Things that Matter: Drug Residue in Chinese Pork

You could tell a lot about your average foodie or food-safety advocate by asking them to list food-related issues by level of importance. Some people tend to focus on the latest feel-good trend (e.g., at least some versions of localism) and unsupported conjecture (e.g., many versions of the anti-GMO stance). Others focus on, you know, things that really can hurt us and that really require someone identifiable to take action.

Here’s one that really is important:
China pig crisis: Drug residues in pork, By Maryn McKenna, writing for Wired.

In China, more than 2,000 tons of fresh pork and pork products — at a minimum, 4 million pounds — have been recalled because the meat has tested positive for clenbuterol, a stimulant that is illegal in food-producing animals not only in China but in Europe and the United States. Another 1.6 million pigs are being tested….

This one is important not just because of the 4 million pounds of recalled pork, but because of the likelihood of such practices being widespread and undetected, and the likelihood that they could continue into the future. Of course, by calling this an important issue, I’m admittedly revealing my own bias here, in favour of issues that a) are directly related to human health, b) are matters of voluntary human behaviour, and c) matters where some combination of ethics and regulation might have a chance of making things better.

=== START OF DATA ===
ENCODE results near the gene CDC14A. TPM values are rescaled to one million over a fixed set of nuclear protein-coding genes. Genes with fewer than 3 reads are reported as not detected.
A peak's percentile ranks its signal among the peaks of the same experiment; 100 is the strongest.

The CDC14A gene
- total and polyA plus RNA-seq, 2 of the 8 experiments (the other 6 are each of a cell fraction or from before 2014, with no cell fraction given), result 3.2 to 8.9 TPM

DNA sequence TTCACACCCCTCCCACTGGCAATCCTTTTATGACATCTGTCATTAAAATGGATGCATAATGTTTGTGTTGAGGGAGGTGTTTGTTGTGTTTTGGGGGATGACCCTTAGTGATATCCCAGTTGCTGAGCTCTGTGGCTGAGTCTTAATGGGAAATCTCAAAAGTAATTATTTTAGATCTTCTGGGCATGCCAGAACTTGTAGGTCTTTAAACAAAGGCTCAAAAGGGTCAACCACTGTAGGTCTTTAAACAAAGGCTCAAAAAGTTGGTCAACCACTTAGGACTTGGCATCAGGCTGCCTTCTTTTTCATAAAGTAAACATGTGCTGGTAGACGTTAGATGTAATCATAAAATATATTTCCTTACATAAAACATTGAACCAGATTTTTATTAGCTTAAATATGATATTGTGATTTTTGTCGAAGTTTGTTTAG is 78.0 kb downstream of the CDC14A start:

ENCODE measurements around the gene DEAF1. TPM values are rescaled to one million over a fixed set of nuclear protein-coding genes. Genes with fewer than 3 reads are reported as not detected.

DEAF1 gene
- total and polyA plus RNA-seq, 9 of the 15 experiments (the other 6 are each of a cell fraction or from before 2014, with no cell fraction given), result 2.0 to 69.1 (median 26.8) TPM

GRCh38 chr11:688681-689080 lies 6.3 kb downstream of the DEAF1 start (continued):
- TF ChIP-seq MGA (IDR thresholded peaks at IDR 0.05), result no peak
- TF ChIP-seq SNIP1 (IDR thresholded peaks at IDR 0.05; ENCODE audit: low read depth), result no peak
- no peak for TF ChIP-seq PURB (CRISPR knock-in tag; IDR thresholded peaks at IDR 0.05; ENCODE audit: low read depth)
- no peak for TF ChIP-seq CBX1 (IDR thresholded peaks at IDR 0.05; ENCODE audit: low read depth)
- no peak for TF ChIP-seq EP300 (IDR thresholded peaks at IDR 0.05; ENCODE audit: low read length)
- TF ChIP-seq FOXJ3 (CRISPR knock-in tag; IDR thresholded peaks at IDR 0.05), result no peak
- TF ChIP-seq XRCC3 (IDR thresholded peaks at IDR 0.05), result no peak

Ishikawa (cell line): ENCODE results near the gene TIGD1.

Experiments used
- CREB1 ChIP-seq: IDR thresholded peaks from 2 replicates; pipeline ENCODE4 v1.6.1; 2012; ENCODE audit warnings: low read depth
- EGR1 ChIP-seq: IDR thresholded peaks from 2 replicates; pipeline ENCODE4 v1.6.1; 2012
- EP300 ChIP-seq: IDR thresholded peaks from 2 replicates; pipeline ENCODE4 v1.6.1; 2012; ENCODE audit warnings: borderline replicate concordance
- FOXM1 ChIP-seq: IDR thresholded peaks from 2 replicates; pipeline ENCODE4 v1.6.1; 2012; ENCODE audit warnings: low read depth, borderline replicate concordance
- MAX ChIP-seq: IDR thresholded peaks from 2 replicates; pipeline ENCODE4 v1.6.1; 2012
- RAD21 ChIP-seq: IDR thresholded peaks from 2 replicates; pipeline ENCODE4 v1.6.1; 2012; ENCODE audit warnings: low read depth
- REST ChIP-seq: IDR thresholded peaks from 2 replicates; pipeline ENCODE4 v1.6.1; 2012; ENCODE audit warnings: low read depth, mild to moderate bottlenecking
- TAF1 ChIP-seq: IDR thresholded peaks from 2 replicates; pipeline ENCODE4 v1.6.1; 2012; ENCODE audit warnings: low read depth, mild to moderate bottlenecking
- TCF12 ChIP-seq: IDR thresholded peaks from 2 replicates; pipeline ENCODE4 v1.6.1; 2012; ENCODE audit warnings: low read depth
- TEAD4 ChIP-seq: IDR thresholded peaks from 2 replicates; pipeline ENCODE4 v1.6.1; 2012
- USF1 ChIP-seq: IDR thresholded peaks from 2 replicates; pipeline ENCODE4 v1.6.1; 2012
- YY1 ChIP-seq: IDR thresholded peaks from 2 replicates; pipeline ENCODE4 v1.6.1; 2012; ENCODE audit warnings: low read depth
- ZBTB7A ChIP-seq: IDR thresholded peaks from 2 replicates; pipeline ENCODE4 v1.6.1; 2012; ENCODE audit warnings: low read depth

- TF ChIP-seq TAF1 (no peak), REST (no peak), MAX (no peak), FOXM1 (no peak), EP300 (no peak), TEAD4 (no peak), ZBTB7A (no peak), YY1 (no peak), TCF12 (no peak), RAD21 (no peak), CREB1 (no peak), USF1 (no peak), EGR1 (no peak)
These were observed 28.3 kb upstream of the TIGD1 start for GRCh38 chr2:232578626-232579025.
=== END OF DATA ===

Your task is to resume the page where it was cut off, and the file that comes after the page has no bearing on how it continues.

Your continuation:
About Chris MacDonald

I'm a philosopher who teaches at Ryerson University's Ted Rogers School of Management in Toronto, Canada. Most of my scholarly research is on business ethics and healthcare ethics.
This entry was posted in activism, agriculture, animal welfare, ethics, factory farms, health, international, meat, safety. Bookmark the permalink.

4 Responses to Things that Matter: Drug Residue in Chinese Pork

  1. Pingback: Things that Matter: Drug Residue in Chinese Pork (via The Food Ethics Blog) « Pilant's Business Ethics Blog

  2. Pingback: Things that Matter: Drug Residue in Chinese Pork | Urban Organic Gardener

  3. Anastasia says:

    It baffles me that people buy any food from China at all. As you say, there are trends and conjecture and then there’s real risk.

  4. Kelly Felix says:

    If something’s cheap enough people will buy it.

    In times of economic hardship ethics tend to take a back seat and when you’re hungry protein is protein…

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